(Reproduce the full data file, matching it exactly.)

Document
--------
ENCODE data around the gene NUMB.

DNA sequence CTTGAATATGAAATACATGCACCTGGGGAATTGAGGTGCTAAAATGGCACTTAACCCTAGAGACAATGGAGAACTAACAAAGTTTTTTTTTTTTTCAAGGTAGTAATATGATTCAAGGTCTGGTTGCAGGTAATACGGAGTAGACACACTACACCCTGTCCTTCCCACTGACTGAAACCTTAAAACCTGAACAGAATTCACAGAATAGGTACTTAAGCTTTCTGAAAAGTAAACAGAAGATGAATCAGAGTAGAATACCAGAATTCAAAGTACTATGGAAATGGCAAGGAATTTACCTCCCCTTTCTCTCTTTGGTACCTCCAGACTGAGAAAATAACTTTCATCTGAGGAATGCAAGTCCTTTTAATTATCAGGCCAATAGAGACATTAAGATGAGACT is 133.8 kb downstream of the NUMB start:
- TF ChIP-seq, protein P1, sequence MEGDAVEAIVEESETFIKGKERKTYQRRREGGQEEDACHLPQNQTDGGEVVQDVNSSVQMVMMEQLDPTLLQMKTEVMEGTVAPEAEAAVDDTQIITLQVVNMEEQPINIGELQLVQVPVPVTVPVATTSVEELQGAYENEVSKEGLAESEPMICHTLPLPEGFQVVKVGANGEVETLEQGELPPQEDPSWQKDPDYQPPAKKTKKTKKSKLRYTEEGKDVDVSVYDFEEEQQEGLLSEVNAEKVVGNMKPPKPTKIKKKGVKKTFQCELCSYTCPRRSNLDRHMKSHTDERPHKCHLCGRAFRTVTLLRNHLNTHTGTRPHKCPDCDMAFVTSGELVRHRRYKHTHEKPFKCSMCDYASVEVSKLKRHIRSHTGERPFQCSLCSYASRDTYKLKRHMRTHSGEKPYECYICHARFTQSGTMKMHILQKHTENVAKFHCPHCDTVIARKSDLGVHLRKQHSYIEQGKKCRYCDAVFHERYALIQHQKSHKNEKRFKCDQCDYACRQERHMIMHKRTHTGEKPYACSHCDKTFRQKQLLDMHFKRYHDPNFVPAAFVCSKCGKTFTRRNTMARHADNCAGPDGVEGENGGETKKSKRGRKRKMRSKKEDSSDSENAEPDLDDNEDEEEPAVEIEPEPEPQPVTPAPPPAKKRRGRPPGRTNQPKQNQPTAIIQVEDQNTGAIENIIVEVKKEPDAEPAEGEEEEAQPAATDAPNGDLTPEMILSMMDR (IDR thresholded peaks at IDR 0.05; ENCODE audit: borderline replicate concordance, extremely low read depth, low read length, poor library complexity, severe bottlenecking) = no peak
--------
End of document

ENCODE data around the gene NUMB.

DNA sequence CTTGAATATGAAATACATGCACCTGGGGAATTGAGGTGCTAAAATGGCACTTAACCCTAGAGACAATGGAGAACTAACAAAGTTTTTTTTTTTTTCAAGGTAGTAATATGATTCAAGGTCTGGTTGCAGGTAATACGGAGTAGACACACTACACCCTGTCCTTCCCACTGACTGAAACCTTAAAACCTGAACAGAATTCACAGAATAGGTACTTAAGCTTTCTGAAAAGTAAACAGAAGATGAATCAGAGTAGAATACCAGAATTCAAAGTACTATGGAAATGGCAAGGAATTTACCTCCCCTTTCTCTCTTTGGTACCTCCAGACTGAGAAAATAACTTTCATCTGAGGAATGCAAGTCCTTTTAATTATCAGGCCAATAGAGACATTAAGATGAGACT is 133.8 kb downstream of the NUMB start:
- TF ChIP-seq, protein P1, sequence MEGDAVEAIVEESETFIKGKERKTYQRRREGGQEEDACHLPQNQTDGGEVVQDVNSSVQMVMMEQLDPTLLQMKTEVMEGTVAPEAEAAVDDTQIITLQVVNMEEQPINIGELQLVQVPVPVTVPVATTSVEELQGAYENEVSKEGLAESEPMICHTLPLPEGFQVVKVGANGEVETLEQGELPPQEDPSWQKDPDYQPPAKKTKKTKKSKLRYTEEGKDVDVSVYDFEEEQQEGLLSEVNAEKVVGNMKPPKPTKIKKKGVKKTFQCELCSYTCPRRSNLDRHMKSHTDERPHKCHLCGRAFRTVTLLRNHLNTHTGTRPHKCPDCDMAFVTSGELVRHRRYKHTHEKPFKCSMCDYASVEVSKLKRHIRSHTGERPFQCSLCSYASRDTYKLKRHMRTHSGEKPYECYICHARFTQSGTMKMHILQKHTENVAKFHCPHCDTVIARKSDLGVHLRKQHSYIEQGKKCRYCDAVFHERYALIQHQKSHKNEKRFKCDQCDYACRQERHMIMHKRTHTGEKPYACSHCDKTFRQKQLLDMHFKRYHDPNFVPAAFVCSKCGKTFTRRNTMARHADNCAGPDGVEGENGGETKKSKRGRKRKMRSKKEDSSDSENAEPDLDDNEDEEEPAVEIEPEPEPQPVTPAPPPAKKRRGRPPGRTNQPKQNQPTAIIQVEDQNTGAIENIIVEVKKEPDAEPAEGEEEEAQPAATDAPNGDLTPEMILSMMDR (IDR thresholded peaks at IDR 0.05; ENCODE audit: borderline replicate concordance, extremely low read depth, low read length, poor library complexity, severe bottlenecking) = no peak